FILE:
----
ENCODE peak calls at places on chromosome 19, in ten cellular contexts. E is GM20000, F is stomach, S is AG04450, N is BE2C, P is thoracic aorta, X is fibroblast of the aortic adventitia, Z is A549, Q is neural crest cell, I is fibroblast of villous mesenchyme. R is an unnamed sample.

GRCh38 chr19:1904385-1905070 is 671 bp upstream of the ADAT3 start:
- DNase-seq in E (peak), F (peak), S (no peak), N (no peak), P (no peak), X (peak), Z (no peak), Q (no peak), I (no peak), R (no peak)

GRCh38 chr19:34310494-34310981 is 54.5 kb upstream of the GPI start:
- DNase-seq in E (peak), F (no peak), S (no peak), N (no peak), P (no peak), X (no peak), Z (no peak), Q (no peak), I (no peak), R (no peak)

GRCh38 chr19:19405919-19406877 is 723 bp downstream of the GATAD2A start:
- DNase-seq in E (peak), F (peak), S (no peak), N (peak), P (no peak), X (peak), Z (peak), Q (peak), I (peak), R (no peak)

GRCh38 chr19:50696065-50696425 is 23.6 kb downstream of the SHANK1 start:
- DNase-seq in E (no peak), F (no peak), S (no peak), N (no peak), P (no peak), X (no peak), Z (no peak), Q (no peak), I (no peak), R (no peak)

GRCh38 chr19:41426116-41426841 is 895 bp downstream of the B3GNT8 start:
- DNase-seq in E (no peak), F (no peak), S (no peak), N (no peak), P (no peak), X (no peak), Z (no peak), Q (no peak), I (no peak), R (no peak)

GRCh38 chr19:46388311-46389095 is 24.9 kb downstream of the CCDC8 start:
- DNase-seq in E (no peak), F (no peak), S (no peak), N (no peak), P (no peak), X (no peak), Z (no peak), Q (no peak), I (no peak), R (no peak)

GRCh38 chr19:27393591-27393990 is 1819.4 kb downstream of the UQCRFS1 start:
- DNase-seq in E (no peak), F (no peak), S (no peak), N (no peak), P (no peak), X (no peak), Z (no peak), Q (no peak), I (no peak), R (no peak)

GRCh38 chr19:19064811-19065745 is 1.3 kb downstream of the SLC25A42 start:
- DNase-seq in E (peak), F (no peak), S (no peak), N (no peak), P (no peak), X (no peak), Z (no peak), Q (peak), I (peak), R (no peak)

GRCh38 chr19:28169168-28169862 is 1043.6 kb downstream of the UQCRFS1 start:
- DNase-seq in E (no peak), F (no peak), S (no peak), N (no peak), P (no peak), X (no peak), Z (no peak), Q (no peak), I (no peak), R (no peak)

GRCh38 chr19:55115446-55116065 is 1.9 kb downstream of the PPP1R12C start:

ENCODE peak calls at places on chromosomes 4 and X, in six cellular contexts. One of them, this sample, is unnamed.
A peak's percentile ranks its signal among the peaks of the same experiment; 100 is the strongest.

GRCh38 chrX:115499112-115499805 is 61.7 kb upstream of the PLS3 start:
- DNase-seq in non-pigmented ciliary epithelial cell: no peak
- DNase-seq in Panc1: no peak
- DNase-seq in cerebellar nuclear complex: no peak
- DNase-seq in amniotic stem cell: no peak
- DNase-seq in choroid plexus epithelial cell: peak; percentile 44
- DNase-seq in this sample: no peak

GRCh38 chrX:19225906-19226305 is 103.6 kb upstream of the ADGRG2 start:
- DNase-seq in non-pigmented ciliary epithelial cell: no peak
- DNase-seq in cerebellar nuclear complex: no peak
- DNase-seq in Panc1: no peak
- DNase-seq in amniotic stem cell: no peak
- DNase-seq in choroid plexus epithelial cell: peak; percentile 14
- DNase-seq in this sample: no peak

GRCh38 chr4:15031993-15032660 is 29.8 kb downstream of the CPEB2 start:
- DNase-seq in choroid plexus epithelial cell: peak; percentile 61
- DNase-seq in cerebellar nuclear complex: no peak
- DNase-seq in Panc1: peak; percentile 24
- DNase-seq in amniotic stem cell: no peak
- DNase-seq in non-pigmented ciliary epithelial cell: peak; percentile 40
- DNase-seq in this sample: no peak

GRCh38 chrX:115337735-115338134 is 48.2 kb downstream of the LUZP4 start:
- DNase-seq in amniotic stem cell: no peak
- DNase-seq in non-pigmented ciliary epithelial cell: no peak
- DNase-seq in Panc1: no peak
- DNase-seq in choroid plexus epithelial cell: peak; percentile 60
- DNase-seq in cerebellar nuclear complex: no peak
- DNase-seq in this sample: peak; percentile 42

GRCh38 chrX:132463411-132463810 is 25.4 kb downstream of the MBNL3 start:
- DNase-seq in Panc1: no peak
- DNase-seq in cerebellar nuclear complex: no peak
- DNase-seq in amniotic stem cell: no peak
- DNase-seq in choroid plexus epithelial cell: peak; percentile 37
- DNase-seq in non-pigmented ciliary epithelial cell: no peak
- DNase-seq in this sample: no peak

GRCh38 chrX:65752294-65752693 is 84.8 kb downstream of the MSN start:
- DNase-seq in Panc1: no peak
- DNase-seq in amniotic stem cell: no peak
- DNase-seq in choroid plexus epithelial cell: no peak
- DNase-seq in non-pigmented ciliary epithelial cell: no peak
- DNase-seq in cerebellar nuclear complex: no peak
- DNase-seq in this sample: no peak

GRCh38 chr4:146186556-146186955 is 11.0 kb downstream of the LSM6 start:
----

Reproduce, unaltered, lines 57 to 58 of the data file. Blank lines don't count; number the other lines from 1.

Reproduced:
- DNase-seq in this sample: no peak

GRCh38 chrX:65752294-65752693 is 84.8 kb downstream of the MSN start: